Child labour: What it is and what it is not


story (1)Not every work done by a child is child labour. Children can be involved in activities that enhance their social integration in family and community. This is necessary for their balanced development; and is not what is classified as child labour. Child labour refers to activities done by children which are detrimental to their health education and development. In practical terms, defining child labour becomes difficult because many apply their subjective opinions as a yard stick. Often such opinions may be erroneous and where the opinion leaders are prominent, their wrong views may mislead many. Again, there are some who imply that because they were involved in child labour and have survived, it is not a problem. For one child that survives exploitative work, many other child labourers are abused and deprived of their fundamental human rights and future economic opportunities. Therefore, it is important to maintain standardized and notions of child labour so we can properly identify it and address it effectively. There is a global consensus on what child labour is. The concept is clearly expatiated in international instruments such as ILO Conventions 138 and 182. In Article 28: 2 of the 1992 Constitution, child labour is clearly proscribed, to wit: “every child has the right to be protected from work that threatens his health education and development”. The following illustrations are provided to enhance clarification of what child labour is not and what it actually is:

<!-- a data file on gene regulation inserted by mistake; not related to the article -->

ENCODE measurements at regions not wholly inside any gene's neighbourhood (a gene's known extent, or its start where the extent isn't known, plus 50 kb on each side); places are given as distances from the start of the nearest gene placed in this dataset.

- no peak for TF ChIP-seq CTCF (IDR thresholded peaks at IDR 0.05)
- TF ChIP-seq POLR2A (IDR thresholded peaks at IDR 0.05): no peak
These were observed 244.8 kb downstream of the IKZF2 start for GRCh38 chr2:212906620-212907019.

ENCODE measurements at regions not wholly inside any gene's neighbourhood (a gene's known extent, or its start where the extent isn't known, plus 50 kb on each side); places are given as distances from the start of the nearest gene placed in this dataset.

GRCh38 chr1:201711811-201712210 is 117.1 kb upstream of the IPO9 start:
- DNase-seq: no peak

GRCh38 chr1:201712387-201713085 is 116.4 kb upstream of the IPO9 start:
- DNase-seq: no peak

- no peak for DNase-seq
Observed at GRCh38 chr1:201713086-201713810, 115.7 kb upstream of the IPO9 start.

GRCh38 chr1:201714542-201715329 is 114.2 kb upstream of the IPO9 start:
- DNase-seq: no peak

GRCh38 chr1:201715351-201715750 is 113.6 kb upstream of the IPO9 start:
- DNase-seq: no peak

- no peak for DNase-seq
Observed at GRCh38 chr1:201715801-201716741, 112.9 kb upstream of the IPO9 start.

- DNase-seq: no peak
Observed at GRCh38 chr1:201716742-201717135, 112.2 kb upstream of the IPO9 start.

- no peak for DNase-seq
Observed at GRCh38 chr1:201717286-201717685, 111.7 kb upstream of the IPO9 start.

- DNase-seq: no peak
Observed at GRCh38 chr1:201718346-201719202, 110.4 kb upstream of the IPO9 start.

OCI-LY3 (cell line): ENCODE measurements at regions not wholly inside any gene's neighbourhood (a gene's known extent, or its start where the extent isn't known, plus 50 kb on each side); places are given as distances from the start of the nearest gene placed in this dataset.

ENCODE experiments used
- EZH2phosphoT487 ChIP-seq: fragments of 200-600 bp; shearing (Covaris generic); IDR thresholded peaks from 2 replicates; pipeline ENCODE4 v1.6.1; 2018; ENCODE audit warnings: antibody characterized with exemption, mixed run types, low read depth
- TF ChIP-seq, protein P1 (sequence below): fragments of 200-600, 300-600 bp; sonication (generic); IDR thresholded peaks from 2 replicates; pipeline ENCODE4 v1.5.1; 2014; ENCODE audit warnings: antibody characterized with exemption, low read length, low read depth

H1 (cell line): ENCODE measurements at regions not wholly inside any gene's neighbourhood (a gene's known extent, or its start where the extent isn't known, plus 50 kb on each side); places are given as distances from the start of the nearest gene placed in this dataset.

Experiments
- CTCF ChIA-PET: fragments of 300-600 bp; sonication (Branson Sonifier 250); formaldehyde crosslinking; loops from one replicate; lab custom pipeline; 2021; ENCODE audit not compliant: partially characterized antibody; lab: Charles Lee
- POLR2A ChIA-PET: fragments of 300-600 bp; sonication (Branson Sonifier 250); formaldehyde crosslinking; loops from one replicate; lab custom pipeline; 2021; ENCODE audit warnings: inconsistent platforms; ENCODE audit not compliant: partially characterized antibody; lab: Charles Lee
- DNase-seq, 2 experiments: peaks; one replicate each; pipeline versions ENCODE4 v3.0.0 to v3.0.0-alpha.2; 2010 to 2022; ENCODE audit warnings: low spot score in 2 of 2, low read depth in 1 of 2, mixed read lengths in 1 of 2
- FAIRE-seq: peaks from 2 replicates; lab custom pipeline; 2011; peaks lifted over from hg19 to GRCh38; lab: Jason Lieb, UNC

Scenario 1:
Kofi is a 14 year old in a rural community. He is enrolled in basic school but does not attend school frequently because he has to help on the family farm during planting and harvest seasons. Is Kofi engaged in child labour?

Scenario 2:
Amina is a 16 year old who has completed basic school and needs some money to support her parents send her to Senior high school. Her auntie offers to help by bringing her to Accra and gives her out to a market woman who hires out Amina to carry heavy loads (kayayo) for traders. The money she earns is given to her madam with the hope that at the end of her stay she will be given what she needs to go to SHS. The market woman uses some of the money and also gives some to Amina’s auntie every month. Is Amina in child labour?

Scenario 3:
Obeng is 15 years old and in JHS 3. He is an orphan and has been living with his grandma from a tender age. He works in a galamsey site, from where he gets more than enough money to take care of his grandma and two siblings. He is not consistent with school. His intention is to forget about school after JHS. He wants to own a galamsey operations. Is Obeng in child labour?

Scenario 4:
Kyewaa is a 13 years old primary six pupil. After school each day she goes to the market to help her Mum do some more selling. The market is not too far and she does not stay too long before returning home to do her homework and help fix supper. Is Kyewaa in child labour?

The best way to appreciate the concept of child labour may be from the perspective of international instruments and national legislation and policies. International instruments are adopted after rigorous validation processes which lead to a general consensus among nations. That is why it is not fair to say things like “some people sit somewhere and make laws for other countries”. International instruments, such as the ILO Conventions on child labour are a reflection of cross-national consensus.